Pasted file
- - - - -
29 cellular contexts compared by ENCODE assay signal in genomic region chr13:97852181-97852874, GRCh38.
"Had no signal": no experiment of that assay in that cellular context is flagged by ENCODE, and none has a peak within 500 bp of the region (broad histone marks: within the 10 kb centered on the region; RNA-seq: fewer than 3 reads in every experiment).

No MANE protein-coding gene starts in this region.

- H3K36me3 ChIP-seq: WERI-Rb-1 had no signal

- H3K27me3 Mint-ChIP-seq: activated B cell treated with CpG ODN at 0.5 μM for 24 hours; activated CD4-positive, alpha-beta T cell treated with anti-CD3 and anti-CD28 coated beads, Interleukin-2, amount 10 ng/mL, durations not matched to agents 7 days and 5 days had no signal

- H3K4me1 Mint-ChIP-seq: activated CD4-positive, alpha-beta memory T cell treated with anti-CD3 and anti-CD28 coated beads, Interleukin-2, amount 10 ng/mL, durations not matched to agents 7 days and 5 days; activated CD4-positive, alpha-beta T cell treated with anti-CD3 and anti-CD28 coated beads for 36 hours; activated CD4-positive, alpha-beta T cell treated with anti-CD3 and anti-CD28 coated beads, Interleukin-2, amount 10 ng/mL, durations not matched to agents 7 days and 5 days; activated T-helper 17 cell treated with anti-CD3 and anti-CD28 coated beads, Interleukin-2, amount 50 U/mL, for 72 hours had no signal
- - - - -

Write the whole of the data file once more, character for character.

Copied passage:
29 cellular contexts compared by ENCODE assay signal in genomic region chr13:97852181-97852874, GRCh38.
"Had no signal": no experiment of that assay in that cellular context is flagged by ENCODE, and none has a peak within 500 bp of the region (broad histone marks: within the 10 kb centered on the region; RNA-seq: fewer than 3 reads in every experiment).

No MANE protein-coding gene starts in this region.

- H3K36me3 ChIP-seq: WERI-Rb-1 had no signal

- H3K27me3 Mint-ChIP-seq: activated B cell treated with CpG ODN at 0.5 μM for 24 hours; activated CD4-positive, alpha-beta T cell treated with anti-CD3 and anti-CD28 coated beads, Interleukin-2, amount 10 ng/mL, durations not matched to agents 7 days and 5 days had no signal

- H3K4me1 Mint-ChIP-seq: activated CD4-positive, alpha-beta memory T cell treated with anti-CD3 and anti-CD28 coated beads, Interleukin-2, amount 10 ng/mL, durations not matched to agents 7 days and 5 days; activated CD4-positive, alpha-beta T cell treated with anti-CD3 and anti-CD28 coated beads for 36 hours; activated CD4-positive, alpha-beta T cell treated with anti-CD3 and anti-CD28 coated beads, Interleukin-2, amount 10 ng/mL, durations not matched to agents 7 days and 5 days; activated T-helper 17 cell treated with anti-CD3 and anti-CD28 coated beads, Interleukin-2, amount 50 U/mL, for 72 hours had no signal